A picture is worth a thousand words, and when it comes to worksheets full of complex data calculations, that old saying is even truer. In this lesson, you'll learn how to use Excel's charting features to display the data you've entered in colorful charts that give meaning to your numbers. After we take a look at a few of Excel's many chart styles, we'll practice adding defining information to your charts, such as titles, data labels, and legends. Then we'll go over how to customize the colors of your chart. We'll finish with a discussion on the many ways you can use charting and graphing tools across your curriculum.
Lesson 5- Advanced Charting Techniques
In this, the second lesson in our two-part discussion on Excel's charting capabilities, we'll go over advanced charting techniques. You'll learn how to change chart types, add text, add shapes, and even add your own pictures to your charts. Then you'll find out how to add lines, arrows, and other helpful graphic features to your charts. And, as with most lessons in this course, I'll give you more lesson plan ideas that you can use to bring these Excel techniques into your own classroom.
Lesson 6- Lesson Plan Reviews
Today we're going to take a break from the step-by-step Excel instruction to visualize how it will look when you begin using this valuable program in your own classroom, no matter what grade level you teach. We're going to review three teacher-created lesson plans for grades 1-4, 5-8, and 9-12, and then talk about ways you can adjust these lesson plans for different age groups, different content areas, and different learning styles and needs.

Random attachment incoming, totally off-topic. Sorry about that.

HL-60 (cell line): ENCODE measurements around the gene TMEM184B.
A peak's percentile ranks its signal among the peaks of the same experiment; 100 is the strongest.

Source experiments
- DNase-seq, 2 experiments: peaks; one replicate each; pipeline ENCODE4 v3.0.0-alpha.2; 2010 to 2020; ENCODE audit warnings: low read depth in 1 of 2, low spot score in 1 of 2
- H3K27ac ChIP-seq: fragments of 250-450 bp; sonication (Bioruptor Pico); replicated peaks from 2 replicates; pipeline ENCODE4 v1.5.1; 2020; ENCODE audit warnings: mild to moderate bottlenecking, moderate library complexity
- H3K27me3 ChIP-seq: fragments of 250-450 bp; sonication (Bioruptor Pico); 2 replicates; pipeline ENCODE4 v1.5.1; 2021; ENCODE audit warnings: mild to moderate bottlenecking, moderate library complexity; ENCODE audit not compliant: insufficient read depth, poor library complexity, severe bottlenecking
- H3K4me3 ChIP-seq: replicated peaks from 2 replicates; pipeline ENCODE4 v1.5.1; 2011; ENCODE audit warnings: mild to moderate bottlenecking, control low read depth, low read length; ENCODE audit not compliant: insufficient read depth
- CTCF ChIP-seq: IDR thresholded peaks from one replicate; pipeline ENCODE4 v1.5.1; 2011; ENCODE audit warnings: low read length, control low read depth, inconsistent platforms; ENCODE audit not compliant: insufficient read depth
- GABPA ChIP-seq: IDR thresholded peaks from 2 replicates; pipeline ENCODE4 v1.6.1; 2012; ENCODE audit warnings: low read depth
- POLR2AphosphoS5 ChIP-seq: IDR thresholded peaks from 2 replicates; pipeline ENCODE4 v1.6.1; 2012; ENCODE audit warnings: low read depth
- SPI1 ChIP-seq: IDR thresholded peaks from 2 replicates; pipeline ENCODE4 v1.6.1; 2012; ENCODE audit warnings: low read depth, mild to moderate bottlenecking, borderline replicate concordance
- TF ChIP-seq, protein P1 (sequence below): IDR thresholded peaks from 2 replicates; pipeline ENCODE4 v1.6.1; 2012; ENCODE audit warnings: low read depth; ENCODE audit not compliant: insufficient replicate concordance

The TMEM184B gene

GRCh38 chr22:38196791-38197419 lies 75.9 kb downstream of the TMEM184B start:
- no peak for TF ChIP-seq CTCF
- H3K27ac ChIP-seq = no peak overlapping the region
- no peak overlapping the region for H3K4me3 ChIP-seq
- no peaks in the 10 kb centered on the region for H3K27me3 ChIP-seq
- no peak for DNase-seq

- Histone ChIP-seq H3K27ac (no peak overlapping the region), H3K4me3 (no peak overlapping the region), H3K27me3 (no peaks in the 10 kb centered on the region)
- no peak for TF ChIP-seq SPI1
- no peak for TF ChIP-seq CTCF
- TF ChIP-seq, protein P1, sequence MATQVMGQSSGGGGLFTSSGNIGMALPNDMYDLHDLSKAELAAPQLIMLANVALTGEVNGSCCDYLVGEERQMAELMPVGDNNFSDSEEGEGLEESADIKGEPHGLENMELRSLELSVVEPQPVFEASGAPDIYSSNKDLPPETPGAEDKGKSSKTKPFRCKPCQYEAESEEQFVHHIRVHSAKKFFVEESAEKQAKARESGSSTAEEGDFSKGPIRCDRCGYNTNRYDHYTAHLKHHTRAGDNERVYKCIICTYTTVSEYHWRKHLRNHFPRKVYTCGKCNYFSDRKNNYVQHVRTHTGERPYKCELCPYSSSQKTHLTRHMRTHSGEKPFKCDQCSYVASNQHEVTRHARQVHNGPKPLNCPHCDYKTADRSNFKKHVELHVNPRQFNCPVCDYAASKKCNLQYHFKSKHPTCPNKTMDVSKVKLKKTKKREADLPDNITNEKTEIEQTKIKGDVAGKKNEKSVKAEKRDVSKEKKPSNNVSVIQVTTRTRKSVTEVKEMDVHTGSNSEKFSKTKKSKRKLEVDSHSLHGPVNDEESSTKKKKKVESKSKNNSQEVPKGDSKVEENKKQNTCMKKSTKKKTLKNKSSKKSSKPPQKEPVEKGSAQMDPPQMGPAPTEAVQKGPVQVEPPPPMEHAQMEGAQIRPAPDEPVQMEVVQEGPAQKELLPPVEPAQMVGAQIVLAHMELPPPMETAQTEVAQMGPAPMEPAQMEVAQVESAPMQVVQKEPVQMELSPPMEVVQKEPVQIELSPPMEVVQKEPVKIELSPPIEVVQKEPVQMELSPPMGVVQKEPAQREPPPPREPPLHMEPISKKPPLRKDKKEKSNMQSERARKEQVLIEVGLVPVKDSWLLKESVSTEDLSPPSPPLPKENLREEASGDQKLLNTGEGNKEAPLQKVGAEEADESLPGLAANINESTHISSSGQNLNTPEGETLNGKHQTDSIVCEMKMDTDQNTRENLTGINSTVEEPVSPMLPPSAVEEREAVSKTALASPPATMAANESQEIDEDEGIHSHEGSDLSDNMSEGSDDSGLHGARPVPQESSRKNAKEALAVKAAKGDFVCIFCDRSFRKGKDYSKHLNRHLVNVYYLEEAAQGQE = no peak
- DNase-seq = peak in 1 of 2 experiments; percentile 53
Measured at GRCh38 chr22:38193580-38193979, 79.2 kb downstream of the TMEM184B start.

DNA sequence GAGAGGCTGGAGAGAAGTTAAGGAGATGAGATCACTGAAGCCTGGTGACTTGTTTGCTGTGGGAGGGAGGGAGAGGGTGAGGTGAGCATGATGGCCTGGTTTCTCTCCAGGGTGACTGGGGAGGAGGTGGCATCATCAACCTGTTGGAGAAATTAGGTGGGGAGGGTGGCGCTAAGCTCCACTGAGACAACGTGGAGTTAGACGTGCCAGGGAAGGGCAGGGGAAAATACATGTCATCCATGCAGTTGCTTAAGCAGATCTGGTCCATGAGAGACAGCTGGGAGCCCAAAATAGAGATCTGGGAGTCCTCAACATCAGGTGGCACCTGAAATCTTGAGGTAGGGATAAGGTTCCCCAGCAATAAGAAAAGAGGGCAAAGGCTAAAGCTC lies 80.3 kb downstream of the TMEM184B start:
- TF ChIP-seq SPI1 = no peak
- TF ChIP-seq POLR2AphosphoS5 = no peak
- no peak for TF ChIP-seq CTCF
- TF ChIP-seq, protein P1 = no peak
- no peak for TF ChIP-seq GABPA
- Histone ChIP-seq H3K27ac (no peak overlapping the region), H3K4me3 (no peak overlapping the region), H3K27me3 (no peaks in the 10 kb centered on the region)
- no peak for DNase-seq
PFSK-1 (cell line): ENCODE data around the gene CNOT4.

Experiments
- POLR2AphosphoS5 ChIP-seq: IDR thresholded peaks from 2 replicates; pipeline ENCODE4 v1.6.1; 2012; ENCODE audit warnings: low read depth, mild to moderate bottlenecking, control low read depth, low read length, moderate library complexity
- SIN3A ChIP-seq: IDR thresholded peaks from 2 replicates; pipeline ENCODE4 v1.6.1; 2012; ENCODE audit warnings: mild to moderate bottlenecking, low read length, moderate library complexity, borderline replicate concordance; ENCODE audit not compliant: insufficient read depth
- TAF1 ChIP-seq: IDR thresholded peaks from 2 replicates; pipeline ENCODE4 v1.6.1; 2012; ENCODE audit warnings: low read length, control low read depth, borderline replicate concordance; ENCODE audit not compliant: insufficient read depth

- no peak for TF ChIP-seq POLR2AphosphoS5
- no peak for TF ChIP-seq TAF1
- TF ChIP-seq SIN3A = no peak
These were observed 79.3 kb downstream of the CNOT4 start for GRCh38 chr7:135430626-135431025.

Lesson 7- Sorting Data
In today's lesson, you'll find out how to turn any old worksheet into a database. Because once you're working with a database, you'll gain access to one of Excel's most helpful features. You'll be able to easily locate, organize, and summarize the information you need. We'll practice using a sample database, and then we'll explore Excel's AutoFilter and Sort features. With these tools, you'll be able to quickly sort and group your students for differentiated instruction.
Lesson 8- Referencing Cells
In this lesson, you'll learn about the three different types of cell references that you can incorporate into a formula, and I'll explain when you should use each one. This is great information if you plan to use Excel to help you maintain a budget for your classroom, or if you're teaching a lesson on money and budgets!